Egypt’s military expenditure is the lowest in the region, at 2-2.5 percent of total GDP, President Abdel Fattah al-Sisi said in the second part of an extended interview with three of Egypt’s state-owned newspapers on Monday, adding that additional expenditure comes from private military funds.
Sisi clarified that additional military funding for development and militarization comes from the Armed Forces’ savings, accrued over the last 25 years, not out of the state budget, adding that this decision was made so as not to place extra strain on the national budget.
He asserted that Egypt’s Armed Forces does not directly contract projects, but rather oversees them, and praised the Armed Forces for its role in controlling the prices of food staples.
According to figures from the Stockholm International Peace Research Institute, which monitors global military spending, as well as the World Bank, which published similar data, Egypt’s military expenditure accounted for around 1.7 of the nation’s total GDP in 2015, compared to Saudi Arabia, which stood at 13.7, Israel at 5.4 and Oman at 16.2.
Questions about the exact amount of military expenditure have increasingly been raised, particularly following the 2011 revolution, as the Armed Forces’ budget continues to have limited civilian oversight.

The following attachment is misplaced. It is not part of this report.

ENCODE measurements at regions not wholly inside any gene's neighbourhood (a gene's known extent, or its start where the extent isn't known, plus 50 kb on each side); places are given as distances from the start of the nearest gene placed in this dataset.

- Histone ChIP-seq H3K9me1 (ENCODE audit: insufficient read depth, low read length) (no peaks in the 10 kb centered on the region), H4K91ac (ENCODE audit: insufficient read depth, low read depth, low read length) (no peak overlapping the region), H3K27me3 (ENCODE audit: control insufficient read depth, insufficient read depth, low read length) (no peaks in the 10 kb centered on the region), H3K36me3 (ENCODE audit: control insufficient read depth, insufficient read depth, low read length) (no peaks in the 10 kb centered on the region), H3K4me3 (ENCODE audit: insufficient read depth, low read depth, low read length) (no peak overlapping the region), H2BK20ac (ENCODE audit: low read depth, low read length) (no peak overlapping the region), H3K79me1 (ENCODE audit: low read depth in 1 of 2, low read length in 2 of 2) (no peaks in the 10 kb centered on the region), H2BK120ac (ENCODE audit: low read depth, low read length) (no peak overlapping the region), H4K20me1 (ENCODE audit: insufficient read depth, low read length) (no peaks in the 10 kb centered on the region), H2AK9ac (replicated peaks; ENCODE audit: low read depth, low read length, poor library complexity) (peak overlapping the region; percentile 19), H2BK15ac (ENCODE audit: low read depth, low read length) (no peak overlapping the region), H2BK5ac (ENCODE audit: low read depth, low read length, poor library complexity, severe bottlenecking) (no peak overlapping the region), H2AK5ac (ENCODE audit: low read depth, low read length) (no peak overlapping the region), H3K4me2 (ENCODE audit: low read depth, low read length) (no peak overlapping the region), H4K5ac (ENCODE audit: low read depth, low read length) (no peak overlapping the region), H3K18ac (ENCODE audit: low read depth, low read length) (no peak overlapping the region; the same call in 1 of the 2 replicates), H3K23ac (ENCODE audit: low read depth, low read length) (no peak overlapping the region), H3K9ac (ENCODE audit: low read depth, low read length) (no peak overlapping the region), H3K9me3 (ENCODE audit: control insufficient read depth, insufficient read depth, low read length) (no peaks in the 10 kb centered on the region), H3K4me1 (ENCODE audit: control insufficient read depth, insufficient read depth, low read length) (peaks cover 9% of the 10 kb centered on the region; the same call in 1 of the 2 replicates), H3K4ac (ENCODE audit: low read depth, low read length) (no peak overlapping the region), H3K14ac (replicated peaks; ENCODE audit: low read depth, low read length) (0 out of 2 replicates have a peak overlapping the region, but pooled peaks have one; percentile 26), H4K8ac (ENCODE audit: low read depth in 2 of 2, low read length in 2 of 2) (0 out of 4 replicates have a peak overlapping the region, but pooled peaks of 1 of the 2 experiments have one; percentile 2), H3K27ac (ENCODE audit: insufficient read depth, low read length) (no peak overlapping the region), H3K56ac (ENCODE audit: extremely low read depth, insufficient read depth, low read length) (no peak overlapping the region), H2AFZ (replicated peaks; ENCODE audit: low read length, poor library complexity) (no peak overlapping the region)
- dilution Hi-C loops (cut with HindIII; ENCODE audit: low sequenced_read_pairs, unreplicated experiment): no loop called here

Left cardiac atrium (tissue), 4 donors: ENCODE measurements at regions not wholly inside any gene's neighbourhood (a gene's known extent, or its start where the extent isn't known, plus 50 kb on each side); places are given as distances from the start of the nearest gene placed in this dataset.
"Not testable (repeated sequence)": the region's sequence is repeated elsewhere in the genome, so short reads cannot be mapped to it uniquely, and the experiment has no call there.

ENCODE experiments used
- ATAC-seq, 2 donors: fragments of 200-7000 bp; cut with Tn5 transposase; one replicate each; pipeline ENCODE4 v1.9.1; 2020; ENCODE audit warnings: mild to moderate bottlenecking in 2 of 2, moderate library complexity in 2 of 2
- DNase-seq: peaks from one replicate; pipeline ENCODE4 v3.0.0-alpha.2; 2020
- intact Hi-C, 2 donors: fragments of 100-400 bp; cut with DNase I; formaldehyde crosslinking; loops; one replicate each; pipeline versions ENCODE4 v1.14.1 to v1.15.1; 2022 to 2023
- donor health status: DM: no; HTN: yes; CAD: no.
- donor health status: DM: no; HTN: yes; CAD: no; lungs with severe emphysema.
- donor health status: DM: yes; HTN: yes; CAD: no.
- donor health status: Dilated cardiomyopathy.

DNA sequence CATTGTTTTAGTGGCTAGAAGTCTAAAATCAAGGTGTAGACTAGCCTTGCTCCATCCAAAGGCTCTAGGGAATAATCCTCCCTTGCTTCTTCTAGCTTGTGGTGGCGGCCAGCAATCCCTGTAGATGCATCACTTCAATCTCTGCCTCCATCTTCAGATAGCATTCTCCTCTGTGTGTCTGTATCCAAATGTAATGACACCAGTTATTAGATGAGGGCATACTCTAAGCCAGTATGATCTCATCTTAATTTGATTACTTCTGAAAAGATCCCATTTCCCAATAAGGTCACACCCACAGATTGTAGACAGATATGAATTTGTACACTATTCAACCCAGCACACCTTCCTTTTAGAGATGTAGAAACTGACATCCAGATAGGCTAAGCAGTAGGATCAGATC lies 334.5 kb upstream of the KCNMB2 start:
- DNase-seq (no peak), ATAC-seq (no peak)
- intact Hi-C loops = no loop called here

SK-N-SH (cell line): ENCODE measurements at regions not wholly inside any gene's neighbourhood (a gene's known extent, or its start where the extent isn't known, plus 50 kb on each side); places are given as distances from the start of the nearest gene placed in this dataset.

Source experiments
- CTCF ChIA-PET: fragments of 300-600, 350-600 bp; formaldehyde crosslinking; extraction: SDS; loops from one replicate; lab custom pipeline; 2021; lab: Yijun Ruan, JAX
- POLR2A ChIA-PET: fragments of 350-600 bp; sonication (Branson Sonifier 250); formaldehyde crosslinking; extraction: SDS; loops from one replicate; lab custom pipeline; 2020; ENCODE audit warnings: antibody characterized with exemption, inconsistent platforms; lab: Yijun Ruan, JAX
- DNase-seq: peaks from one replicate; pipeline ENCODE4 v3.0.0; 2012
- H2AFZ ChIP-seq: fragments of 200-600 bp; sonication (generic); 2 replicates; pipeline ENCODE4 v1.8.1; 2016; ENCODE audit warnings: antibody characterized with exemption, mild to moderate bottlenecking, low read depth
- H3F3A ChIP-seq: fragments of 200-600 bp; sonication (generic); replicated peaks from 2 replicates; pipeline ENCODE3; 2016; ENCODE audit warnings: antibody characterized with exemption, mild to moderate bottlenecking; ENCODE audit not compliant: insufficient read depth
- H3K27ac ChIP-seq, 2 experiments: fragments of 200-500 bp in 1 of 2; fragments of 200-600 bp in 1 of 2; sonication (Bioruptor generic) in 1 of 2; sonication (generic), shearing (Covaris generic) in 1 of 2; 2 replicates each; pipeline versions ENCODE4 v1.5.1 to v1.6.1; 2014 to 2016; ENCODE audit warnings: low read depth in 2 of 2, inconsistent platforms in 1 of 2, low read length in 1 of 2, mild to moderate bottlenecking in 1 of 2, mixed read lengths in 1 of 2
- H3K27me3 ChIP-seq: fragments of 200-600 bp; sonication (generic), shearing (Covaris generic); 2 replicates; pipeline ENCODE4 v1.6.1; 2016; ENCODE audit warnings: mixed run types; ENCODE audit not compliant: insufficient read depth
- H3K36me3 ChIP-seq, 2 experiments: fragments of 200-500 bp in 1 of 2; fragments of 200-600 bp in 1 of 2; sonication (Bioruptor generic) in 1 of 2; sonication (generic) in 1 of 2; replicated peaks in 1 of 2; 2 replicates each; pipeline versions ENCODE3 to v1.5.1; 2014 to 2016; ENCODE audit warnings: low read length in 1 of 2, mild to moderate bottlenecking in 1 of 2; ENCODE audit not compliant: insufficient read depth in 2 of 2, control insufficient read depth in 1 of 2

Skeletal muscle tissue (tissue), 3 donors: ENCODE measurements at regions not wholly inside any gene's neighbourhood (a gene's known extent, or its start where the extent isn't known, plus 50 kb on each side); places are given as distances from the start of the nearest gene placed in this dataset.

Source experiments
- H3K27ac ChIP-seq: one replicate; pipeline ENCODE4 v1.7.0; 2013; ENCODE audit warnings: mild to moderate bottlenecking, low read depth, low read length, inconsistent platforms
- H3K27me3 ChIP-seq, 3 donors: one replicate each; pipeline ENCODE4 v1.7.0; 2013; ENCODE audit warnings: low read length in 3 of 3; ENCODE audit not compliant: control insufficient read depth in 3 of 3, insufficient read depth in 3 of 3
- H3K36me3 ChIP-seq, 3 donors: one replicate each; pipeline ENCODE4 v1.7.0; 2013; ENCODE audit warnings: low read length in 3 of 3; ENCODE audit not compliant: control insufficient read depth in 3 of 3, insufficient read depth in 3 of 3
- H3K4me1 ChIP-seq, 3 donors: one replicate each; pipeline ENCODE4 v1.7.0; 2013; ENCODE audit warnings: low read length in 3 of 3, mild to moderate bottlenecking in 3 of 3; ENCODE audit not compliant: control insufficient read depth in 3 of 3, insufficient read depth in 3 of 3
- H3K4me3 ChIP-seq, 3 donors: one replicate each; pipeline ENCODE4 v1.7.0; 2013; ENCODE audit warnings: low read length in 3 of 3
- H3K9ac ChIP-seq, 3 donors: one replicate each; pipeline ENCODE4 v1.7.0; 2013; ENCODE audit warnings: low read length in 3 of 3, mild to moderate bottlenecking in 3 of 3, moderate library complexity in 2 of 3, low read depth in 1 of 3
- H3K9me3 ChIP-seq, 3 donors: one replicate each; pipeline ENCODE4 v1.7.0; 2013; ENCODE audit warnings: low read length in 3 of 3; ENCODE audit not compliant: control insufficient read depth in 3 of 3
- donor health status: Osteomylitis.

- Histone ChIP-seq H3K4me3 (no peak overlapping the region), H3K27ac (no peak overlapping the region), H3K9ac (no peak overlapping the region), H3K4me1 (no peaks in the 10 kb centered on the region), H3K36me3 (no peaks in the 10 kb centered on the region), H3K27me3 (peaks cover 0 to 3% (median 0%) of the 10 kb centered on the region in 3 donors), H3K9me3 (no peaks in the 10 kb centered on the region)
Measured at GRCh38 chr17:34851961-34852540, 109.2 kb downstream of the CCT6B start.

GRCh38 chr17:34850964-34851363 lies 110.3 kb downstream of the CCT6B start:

Renewed attention on the military budget also comes as Egypt continues to embark on an arms spending spree, and Sisi seeks to diversify procurement away from the US through a series of loans and direct financing investments, including multi-billion-dollar purchases from both France and Germany. In the past 18 months alone, Egypt has become France’s biggest arms client, purchasing $8 billion worth of weapons and services.
Robert Springborg, an expert on the Egyptian military and former professor of national security affairs at the Naval Postgraduate School, says Egypt’s military economy and budget is entirely opaque, making it difficult to garner any accurate information as to where financing comes from, aside from what President Sisi says.
“What profits and losses might be and where those profits go is simply unknown. In this situation of complete opacity, he [Sisi] can say anything,” Springborg told Mada Masr, adding that the figures mentioned by the president do not include procurement from overseas suppliers, such as France, the US, Russia, etc., partly because the full details and conditions of such deals are not made public.
Independent figures from Transparency International’s Government Defense Anti-Corruption Index ranked Egypt in 2015 in the highest risk category for corruption in the defense and security sectors.